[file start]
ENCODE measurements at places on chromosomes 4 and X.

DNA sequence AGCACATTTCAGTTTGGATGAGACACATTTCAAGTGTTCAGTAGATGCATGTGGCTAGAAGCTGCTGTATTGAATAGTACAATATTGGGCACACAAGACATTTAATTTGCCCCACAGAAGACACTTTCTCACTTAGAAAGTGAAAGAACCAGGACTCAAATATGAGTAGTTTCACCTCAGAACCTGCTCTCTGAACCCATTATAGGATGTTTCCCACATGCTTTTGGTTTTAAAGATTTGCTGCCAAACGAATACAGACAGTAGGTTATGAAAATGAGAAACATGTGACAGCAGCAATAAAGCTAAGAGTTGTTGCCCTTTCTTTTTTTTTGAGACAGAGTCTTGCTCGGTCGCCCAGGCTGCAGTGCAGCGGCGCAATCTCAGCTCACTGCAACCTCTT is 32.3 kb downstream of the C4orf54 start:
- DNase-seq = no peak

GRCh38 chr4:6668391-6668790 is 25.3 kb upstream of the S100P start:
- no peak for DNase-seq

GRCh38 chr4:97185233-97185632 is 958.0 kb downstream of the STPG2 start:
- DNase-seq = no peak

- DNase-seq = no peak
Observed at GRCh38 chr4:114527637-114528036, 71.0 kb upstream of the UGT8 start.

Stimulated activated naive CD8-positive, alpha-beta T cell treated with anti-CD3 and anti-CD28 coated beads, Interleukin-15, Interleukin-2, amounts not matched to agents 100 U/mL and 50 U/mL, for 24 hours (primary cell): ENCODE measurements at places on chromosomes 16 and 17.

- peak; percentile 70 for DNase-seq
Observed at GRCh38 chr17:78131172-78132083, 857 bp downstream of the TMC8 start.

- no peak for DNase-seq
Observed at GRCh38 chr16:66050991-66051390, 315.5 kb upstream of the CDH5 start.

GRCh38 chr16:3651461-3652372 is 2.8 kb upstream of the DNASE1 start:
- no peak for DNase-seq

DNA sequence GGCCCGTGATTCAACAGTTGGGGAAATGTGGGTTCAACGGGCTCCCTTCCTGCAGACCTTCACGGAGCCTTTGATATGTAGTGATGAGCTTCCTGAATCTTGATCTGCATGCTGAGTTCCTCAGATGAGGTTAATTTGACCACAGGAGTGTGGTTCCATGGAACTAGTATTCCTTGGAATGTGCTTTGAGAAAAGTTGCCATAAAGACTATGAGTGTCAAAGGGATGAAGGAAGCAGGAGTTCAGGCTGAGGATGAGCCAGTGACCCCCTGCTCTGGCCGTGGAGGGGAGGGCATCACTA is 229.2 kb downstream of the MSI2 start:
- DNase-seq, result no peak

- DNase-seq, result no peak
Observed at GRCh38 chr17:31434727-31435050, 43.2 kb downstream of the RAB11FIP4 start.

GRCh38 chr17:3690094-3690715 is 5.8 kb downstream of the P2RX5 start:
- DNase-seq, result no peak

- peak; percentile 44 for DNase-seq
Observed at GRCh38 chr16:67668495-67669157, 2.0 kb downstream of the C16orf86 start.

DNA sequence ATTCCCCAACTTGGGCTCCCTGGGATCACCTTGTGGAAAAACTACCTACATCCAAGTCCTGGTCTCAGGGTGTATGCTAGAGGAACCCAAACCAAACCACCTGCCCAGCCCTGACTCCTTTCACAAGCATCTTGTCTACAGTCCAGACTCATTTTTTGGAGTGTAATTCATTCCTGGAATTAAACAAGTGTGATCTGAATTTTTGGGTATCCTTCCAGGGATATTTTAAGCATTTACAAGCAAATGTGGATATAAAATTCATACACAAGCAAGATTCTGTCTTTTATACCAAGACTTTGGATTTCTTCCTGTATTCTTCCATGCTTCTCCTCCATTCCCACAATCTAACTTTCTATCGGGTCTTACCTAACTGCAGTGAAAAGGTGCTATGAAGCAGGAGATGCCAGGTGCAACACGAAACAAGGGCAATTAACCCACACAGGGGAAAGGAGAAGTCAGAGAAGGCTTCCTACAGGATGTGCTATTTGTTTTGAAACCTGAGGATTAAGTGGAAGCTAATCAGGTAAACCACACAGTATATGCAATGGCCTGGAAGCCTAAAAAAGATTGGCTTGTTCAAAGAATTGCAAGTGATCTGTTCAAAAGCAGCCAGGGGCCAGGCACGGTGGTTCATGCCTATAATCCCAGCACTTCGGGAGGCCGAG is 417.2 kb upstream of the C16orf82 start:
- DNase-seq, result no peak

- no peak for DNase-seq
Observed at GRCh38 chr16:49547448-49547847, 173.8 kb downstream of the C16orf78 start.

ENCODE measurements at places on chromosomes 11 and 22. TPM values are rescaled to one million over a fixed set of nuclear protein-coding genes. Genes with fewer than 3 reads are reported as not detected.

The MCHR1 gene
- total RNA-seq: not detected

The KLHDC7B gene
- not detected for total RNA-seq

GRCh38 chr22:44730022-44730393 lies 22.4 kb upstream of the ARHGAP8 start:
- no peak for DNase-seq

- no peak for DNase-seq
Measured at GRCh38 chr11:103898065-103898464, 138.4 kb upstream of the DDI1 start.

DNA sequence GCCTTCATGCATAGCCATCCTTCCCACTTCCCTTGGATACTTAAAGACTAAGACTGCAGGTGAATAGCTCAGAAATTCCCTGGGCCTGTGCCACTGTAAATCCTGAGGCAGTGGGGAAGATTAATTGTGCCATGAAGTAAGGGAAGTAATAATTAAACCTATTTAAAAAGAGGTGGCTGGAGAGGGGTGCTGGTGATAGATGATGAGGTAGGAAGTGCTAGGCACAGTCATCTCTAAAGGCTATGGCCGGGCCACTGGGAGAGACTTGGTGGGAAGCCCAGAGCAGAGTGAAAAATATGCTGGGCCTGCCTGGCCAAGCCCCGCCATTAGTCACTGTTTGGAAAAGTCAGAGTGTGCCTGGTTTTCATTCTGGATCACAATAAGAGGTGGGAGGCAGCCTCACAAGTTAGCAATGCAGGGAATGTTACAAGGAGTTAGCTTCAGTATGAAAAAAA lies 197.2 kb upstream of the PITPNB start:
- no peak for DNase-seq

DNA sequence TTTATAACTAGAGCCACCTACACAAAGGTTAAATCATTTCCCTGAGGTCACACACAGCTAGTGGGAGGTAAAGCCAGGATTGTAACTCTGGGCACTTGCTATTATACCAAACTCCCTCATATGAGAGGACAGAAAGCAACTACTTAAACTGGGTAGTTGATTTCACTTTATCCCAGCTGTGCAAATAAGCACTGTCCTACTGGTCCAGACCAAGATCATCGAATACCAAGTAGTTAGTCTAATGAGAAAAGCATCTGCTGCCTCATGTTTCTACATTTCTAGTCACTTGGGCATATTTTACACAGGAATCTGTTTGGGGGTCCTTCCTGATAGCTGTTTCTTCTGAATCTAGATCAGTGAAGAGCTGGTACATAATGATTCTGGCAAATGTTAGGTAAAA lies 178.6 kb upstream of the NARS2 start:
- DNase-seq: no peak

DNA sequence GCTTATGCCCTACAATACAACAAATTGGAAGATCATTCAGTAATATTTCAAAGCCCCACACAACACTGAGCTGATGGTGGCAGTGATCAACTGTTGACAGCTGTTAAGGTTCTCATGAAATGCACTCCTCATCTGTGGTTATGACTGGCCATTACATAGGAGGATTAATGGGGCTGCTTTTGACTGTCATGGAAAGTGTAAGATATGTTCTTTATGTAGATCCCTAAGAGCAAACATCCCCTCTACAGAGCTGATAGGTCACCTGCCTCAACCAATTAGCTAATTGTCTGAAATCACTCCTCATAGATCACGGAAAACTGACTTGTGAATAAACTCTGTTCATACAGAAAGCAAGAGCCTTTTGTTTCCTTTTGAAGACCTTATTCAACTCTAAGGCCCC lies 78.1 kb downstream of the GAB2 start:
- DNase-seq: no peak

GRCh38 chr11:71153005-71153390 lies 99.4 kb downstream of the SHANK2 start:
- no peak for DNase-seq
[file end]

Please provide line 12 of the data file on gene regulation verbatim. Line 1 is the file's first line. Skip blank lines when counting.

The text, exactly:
Observed at GRCh38 chr17:78131172-78132083, 857 bp downstream of the TMC8 start.